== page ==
I need more of that. And, if you’ve read this far, it’s a pretty safe bet, so do you.

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Special Note – If you’re interested, we’ve created a powerful opportunity to reconnect with your maker-self, rediscover kid-level fun, moments of awe and melt into amazing new friendships. It’s called Camp GLP. Love to see you there.

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42 responses

42 responses to “Finding God In The Grain”

  1. Camille says:

    Jonathan, great article. Isn’t it nice to discover you’re still an artist? Good job!!!!

  2. Jonathan, your article reminds me of a time I used to go to Omega where they had classes integrating spirituality and sports.

    One year they had one with basketball and in sharing what we wanted from the class, I said to find god. It was in the coordination of the sport as a player and a teammate (see San Antonio Spurs) that i was hoping to go deeper.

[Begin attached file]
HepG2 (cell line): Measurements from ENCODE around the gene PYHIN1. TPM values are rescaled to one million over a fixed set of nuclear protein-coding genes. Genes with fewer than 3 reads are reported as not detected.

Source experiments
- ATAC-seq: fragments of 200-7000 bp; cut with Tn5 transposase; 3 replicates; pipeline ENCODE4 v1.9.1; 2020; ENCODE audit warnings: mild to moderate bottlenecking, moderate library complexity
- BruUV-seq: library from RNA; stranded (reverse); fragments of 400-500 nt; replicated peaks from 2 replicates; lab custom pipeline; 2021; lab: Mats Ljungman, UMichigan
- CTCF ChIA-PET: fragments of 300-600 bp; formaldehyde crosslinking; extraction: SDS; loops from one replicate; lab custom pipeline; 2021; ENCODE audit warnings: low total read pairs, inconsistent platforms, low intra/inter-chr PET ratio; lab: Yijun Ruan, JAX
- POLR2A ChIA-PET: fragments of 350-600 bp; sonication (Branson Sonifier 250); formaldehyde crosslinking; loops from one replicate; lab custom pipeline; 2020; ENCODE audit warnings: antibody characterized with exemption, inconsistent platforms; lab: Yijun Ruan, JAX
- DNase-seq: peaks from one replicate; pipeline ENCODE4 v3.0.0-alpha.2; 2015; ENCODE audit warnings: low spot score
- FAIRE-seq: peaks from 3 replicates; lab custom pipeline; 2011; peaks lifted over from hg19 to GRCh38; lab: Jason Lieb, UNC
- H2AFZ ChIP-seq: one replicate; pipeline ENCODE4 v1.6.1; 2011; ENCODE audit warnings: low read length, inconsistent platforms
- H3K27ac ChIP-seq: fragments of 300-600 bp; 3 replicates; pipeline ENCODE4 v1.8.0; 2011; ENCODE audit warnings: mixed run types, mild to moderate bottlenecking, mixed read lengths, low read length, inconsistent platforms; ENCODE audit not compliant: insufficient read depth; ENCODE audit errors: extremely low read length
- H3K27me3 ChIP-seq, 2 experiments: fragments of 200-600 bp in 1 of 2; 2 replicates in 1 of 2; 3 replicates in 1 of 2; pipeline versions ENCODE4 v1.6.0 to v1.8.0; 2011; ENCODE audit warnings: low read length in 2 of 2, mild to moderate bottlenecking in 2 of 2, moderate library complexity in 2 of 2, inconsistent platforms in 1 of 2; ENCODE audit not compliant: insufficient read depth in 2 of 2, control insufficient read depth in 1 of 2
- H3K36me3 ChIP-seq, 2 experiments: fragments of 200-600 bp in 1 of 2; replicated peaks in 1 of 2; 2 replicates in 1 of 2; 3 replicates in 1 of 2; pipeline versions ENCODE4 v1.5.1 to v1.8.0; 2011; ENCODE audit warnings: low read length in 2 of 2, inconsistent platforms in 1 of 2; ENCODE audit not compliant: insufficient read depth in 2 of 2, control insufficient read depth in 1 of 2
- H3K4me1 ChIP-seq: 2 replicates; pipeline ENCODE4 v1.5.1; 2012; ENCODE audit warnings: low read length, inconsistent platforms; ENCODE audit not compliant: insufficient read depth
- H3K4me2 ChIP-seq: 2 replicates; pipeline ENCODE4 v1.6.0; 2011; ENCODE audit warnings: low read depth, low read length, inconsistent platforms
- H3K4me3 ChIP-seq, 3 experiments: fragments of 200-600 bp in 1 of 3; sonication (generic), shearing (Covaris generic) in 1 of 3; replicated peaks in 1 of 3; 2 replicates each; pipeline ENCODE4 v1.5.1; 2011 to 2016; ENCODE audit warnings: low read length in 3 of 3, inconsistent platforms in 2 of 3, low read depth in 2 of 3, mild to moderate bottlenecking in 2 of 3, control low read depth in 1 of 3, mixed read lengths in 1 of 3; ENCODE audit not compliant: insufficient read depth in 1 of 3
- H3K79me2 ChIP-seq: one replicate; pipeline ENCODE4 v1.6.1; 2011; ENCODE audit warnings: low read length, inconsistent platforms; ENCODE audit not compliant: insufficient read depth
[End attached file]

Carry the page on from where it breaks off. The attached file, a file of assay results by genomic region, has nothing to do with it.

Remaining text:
3. P.S. The table came out beautifully. Very impressive Jonathan.

  4. cynthia says:

    Ahhh! someone who absolutely understands just where i am today! thanks…i needed this!

  5. This is great. As an entrepreneur, you’re solving problems like this all the time. But when you’re working with physical materials like this, it’s different.

    I love hearing about this process and how it sparked a sense of connectedness for you. Thanks for articulating it this way. Enjoy many meals around that table!

  6. Pamela Miles says:

    Using my hands always settles me, whether it’s creating a project with lots of challenges to solve, offering healing, or washing the dishes (yes, by hand).

    When my hands are active, my mind is quiet, and my eyes see from a different place.

  7. Lisa Milich says:

    I so get this! I too have gone back to the artist I was as a child through the expressive arts. I create through play and the discovery of what my soul truly wants. Thanks for sharing and enjoy the table!

  8. Jennifer says:

    Beautiful, in every way.

  9. MBR says:

    Hi Jonathan – loved this blog! I, too, miss watercolors and embroidery and playing around with things. Recently had 2 oak chairs sanded, primed, and now I’m painting each rung a different color. Looks so cool! Will put clear sealer on them and have them upholstered. My fun chairs. Doing this work very much taps into something else.., and the joy and confidence of knowing that whatever you create, it is solely yours, alone.